By-the-wind-sailor

IMG_6629A short walk on a Tuesday afternoon on Holywell Beach west of Newquay: dark, bleak, with a bit of rain and a lot of wind. The upside was that we had the beach pretty much to ourselves. Holywell is named after a well in a cave (see here), and I was quite curious to see it. Unfortunately, although we had a look in some smaller crevices, we seemed to have missed the main cave…Ah well, a good excuse to go back some time.IMG_6635No rock pools here, but there was some good beach combing to do with this stormy sea. For the first time I found the By-the-wind-sailor Velella velella, a Siphonophoran: a colony of specialized polyps, with short tentacles underneath and a little sail on top. They are related to the Portuguese Man-of-War. These organisms live on the open ocean, but can be blown onto shores in storms (mass stranding are common on the West Coast of the USA):IMG_6668IMG_6672The pollution of our seas with plastics is a big problem and becomes very apparent when surveying the strandline. Depressing stuff:IMG_6698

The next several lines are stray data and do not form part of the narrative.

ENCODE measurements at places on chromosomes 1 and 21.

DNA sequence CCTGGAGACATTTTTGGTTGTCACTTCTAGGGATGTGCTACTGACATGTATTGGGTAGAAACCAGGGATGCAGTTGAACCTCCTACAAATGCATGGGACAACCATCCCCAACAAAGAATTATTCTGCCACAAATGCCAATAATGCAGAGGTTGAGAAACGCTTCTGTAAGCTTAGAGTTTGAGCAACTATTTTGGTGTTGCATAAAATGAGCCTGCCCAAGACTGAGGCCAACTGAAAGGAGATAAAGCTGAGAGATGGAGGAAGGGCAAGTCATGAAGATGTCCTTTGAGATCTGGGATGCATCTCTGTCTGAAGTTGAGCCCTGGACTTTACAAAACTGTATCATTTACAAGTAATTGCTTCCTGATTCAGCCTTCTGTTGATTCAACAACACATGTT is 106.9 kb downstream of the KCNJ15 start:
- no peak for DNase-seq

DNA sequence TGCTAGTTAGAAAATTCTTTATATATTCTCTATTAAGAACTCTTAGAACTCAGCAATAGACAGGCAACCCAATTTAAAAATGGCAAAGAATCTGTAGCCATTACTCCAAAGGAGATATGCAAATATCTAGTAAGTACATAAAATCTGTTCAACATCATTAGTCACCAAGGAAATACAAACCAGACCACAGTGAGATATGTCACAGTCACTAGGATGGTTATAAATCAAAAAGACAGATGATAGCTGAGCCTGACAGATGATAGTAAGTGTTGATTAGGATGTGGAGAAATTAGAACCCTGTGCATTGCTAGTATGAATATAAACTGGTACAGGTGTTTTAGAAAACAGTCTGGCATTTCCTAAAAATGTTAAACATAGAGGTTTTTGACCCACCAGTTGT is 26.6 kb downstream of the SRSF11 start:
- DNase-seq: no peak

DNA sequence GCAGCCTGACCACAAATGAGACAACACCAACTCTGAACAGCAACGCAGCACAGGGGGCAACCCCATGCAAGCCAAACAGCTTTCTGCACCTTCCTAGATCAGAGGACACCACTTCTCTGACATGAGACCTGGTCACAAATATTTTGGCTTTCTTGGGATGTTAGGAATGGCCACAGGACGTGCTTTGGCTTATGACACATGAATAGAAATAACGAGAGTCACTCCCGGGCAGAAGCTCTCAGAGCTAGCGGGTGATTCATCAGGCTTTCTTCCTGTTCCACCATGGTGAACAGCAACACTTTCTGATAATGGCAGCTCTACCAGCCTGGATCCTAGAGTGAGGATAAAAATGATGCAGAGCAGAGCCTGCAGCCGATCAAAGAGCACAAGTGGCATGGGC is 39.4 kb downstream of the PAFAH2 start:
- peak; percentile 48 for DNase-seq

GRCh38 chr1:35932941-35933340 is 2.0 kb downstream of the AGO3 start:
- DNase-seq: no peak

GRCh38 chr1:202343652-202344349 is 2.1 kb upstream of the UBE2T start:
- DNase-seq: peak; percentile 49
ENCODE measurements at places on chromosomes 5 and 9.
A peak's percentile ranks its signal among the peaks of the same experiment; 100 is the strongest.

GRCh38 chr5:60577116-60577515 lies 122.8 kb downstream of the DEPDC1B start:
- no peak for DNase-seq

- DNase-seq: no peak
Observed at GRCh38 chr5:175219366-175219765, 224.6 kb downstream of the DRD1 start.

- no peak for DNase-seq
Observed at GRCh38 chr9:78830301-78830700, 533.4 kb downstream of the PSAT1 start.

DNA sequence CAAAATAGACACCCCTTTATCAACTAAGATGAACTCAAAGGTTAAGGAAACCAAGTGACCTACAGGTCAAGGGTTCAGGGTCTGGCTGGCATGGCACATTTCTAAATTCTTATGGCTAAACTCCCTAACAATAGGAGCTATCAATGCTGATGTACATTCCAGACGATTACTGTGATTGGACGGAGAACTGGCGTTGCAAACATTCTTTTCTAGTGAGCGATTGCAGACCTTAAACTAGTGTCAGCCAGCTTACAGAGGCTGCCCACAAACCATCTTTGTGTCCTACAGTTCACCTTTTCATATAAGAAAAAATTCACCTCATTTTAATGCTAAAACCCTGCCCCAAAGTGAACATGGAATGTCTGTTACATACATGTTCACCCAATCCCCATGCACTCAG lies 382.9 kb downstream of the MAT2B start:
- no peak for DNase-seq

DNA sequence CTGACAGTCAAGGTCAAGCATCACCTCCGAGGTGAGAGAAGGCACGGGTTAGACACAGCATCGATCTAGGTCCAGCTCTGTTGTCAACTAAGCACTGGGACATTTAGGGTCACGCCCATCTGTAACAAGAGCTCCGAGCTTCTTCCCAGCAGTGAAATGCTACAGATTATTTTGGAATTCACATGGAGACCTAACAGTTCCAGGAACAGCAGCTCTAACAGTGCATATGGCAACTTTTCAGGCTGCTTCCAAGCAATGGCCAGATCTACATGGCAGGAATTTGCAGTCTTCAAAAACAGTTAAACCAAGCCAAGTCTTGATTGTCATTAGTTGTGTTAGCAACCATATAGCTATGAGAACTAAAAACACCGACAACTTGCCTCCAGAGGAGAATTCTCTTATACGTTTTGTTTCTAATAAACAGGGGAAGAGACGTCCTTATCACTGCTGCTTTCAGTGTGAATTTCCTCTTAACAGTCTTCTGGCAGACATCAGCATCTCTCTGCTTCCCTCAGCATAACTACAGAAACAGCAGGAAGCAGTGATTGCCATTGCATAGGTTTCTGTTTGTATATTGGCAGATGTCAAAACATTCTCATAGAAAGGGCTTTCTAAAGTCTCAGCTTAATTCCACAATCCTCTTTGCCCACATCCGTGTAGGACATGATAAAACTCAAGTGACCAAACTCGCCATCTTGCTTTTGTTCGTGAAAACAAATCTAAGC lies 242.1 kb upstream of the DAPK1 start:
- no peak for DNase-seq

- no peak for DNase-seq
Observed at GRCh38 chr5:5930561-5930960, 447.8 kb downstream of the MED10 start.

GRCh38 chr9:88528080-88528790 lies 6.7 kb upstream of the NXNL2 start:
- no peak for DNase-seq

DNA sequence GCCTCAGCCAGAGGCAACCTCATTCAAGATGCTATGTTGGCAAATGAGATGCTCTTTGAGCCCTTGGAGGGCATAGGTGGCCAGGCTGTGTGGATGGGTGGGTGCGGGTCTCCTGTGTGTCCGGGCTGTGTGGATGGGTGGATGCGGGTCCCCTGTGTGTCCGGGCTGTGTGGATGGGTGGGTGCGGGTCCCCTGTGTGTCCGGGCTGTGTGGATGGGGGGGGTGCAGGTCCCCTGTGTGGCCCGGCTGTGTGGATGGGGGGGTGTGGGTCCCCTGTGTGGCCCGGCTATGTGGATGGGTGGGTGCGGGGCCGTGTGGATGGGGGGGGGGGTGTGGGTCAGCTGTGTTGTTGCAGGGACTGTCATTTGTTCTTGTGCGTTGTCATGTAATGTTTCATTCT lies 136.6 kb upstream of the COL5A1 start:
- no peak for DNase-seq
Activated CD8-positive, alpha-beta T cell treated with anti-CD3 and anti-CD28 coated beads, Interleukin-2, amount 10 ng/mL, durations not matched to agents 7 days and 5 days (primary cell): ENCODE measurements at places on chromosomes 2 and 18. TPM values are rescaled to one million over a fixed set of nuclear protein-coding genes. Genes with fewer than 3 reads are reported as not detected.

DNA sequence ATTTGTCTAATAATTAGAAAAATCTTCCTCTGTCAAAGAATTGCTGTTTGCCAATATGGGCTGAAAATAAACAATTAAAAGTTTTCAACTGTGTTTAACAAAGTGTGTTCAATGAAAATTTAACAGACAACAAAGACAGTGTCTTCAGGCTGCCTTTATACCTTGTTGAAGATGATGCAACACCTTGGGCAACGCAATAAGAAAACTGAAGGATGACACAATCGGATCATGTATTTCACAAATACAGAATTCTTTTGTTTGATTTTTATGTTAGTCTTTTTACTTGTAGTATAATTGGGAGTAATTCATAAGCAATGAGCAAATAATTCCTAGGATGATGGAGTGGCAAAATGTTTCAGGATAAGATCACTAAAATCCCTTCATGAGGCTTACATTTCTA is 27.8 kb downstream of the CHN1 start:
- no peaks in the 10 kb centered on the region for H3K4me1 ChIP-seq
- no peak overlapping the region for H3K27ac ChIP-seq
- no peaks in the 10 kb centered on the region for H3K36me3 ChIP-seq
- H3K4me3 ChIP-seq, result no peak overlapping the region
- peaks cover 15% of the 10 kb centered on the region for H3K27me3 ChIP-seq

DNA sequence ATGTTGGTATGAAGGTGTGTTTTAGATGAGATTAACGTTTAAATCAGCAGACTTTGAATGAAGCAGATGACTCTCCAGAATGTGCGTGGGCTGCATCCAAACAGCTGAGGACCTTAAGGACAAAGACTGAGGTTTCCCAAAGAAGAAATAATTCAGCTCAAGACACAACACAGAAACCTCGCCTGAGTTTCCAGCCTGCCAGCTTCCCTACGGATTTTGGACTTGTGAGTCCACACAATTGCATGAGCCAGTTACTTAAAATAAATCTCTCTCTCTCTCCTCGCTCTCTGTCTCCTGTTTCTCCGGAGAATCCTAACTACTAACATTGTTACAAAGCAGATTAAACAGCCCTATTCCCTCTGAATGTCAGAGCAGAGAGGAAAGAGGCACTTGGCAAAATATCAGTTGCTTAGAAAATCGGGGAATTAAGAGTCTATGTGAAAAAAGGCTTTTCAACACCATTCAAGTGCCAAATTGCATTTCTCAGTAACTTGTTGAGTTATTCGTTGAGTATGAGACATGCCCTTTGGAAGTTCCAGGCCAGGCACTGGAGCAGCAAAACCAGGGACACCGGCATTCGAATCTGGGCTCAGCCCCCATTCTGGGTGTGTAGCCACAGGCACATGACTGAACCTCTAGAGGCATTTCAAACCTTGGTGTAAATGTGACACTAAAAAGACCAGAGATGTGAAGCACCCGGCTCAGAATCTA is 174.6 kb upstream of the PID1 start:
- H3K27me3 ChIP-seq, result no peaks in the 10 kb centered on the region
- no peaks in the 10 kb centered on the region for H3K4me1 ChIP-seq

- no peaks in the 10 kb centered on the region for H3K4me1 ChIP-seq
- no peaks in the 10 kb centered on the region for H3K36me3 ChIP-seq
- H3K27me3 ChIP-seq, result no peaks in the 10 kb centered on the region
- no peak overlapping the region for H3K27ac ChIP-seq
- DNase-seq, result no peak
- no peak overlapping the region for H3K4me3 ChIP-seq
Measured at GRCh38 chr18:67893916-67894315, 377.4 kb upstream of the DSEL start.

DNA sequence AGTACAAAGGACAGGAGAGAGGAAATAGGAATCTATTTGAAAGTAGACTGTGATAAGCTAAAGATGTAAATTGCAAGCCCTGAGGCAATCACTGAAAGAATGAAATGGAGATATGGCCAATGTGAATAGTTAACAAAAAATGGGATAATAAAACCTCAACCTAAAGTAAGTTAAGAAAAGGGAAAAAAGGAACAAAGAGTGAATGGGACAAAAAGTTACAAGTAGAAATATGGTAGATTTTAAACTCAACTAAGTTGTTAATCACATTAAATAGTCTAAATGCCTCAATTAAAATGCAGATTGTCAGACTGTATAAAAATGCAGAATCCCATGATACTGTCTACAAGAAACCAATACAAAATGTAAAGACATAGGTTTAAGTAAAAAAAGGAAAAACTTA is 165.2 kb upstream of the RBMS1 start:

Finally, some washed up crates with a Common goose barnacle Lepas anatifera attached:IMG_6705IMG_6703

2 thoughts on “By-the-wind-sailor

  1. This is my local beach and although exposed it is not bad for rockpooling! Definately come back sometime and check out the Holy well its beautiful!
    I found a fair few by the wind sailors there myself over the last few days – I remember a mass stranding in Cornwall in 2003 (i think it was ) when every beach from st Ives to Padstow had huge snow drift like piles of Velella at the top of the beach – amazing to witness!! (also pretty smelly) Matt

  2. Pingback: Lucky Rockpooling trip with small and large surprises | Irish Rockpool Aquarium Adventures

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